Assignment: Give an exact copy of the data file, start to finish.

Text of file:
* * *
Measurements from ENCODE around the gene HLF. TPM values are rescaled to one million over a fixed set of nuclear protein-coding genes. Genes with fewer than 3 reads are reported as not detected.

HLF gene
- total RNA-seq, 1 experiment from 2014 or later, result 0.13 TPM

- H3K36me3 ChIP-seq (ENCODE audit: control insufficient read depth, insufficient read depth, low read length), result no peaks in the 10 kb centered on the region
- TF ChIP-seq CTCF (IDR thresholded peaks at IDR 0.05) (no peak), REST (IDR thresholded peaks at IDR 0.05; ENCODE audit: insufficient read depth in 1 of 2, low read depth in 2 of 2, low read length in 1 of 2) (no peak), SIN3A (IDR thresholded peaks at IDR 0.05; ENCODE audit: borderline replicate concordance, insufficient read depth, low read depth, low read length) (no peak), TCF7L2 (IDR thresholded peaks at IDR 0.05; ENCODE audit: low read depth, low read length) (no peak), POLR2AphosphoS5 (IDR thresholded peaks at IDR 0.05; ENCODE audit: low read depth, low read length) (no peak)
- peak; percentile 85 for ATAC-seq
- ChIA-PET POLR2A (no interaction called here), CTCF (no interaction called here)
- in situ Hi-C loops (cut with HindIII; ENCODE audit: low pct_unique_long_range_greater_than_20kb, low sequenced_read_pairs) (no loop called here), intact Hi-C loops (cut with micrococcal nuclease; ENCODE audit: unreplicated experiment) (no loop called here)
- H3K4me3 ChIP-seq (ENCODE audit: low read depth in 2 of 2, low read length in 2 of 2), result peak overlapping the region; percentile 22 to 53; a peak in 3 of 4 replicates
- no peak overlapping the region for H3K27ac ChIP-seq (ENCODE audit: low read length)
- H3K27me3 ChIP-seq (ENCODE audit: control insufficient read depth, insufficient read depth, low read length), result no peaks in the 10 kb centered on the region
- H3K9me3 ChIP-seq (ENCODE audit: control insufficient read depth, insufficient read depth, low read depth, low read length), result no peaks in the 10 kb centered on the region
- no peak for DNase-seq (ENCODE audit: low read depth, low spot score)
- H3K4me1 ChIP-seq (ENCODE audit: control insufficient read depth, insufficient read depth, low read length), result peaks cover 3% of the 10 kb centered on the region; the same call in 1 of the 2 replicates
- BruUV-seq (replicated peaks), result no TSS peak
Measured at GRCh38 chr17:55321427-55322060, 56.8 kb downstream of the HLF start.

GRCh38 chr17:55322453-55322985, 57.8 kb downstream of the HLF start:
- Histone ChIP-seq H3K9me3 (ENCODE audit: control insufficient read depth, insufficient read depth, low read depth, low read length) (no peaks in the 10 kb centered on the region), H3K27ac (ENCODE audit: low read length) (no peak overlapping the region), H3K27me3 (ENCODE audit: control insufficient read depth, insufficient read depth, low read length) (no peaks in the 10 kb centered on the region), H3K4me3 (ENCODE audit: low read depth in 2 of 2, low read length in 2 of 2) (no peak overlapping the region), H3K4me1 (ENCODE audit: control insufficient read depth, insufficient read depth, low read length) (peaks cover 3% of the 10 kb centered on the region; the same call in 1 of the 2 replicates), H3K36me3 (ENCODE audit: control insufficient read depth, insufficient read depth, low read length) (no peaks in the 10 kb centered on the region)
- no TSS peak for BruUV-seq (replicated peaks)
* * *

Measurements from ENCODE around the gene HLF. TPM values are rescaled to one million over a fixed set of nuclear protein-coding genes. Genes with fewer than 3 reads are reported as not detected.

HLF gene
- total RNA-seq, 1 experiment from 2014 or later, result 0.13 TPM

- H3K36me3 ChIP-seq (ENCODE audit: control insufficient read depth, insufficient read depth, low read length), result no peaks in the 10 kb centered on the region
- TF ChIP-seq CTCF (IDR thresholded peaks at IDR 0.05) (no peak), REST (IDR thresholded peaks at IDR 0.05; ENCODE audit: insufficient read depth in 1 of 2, low read depth in 2 of 2, low read length in 1 of 2) (no peak), SIN3A (IDR thresholded peaks at IDR 0.05; ENCODE audit: borderline replicate concordance, insufficient read depth, low read depth, low read length) (no peak), TCF7L2 (IDR thresholded peaks at IDR 0.05; ENCODE audit: low read depth, low read length) (no peak), POLR2AphosphoS5 (IDR thresholded peaks at IDR 0.05; ENCODE audit: low read depth, low read length) (no peak)
- peak; percentile 85 for ATAC-seq
- ChIA-PET POLR2A (no interaction called here), CTCF (no interaction called here)
- in situ Hi-C loops (cut with HindIII; ENCODE audit: low pct_unique_long_range_greater_than_20kb, low sequenced_read_pairs) (no loop called here), intact Hi-C loops (cut with micrococcal nuclease; ENCODE audit: unreplicated experiment) (no loop called here)
- H3K4me3 ChIP-seq (ENCODE audit: low read depth in 2 of 2, low read length in 2 of 2), result peak overlapping the region; percentile 22 to 53; a peak in 3 of 4 replicates
- no peak overlapping the region for H3K27ac ChIP-seq (ENCODE audit: low read length)
- H3K27me3 ChIP-seq (ENCODE audit: control insufficient read depth, insufficient read depth, low read length), result no peaks in the 10 kb centered on the region
- H3K9me3 ChIP-seq (ENCODE audit: control insufficient read depth, insufficient read depth, low read depth, low read length), result no peaks in the 10 kb centered on the region
- no peak for DNase-seq (ENCODE audit: low read depth, low spot score)
- H3K4me1 ChIP-seq (ENCODE audit: control insufficient read depth, insufficient read depth, low read length), result peaks cover 3% of the 10 kb centered on the region; the same call in 1 of the 2 replicates
- BruUV-seq (replicated peaks), result no TSS peak
Measured at GRCh38 chr17:55321427-55322060, 56.8 kb downstream of the HLF start.

GRCh38 chr17:55322453-55322985, 57.8 kb downstream of the HLF start:
- Histone ChIP-seq H3K9me3 (ENCODE audit: control insufficient read depth, insufficient read depth, low read depth, low read length) (no peaks in the 10 kb centered on the region), H3K27ac (ENCODE audit: low read length) (no peak overlapping the region), H3K27me3 (ENCODE audit: control insufficient read depth, insufficient read depth, low read length) (no peaks in the 10 kb centered on the region), H3K4me3 (ENCODE audit: low read depth in 2 of 2, low read length in 2 of 2) (no peak overlapping the region), H3K4me1 (ENCODE audit: control insufficient read depth, insufficient read depth, low read length) (peaks cover 3% of the 10 kb centered on the region; the same call in 1 of the 2 replicates), H3K36me3 (ENCODE audit: control insufficient read depth, insufficient read depth, low read length) (no peaks in the 10 kb centered on the region)
- no TSS peak for BruUV-seq (replicated peaks)